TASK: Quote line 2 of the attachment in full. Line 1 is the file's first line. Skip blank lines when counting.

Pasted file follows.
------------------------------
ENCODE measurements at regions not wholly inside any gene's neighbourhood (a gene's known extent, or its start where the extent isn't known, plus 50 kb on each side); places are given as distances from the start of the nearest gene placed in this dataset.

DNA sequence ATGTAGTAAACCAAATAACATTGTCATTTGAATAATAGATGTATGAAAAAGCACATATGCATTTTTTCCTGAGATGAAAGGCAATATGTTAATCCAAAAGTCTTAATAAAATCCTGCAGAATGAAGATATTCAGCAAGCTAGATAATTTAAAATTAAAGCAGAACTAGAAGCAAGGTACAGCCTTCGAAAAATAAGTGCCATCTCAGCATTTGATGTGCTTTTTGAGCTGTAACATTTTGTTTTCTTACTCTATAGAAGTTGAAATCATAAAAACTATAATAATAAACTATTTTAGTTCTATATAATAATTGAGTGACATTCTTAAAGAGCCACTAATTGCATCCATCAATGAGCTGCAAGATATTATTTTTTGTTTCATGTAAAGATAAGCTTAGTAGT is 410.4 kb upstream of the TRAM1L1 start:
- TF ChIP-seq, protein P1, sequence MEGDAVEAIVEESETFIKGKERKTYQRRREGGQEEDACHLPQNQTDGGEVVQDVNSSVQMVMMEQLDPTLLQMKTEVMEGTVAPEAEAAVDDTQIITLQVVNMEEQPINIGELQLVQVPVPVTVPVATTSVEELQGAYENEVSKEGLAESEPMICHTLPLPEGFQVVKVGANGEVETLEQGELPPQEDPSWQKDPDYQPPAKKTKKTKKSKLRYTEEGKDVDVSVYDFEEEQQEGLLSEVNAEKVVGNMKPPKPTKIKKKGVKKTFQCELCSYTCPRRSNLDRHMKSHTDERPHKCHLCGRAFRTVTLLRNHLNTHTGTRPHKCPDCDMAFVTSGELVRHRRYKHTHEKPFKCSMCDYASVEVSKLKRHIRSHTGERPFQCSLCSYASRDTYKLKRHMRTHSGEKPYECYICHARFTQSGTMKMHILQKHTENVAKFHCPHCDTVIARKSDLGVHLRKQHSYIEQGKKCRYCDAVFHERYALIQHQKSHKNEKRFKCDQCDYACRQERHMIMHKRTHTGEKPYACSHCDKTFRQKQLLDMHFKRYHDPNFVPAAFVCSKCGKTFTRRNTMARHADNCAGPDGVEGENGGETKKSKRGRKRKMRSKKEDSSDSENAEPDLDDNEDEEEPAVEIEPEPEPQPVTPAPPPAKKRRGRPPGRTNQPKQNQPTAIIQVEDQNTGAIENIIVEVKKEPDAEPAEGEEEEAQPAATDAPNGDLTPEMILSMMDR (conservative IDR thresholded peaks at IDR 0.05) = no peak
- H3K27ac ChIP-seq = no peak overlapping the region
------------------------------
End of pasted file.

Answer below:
DNA sequence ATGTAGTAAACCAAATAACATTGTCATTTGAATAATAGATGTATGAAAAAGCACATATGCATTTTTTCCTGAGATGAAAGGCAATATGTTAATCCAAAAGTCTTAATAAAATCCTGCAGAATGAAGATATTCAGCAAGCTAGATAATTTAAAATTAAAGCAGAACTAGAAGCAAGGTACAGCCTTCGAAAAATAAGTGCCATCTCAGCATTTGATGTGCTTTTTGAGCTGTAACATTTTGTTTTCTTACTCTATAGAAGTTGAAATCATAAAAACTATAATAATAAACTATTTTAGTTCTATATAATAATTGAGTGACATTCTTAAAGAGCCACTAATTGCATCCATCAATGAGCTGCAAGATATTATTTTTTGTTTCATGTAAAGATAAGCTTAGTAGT is 410.4 kb upstream of the TRAM1L1 start: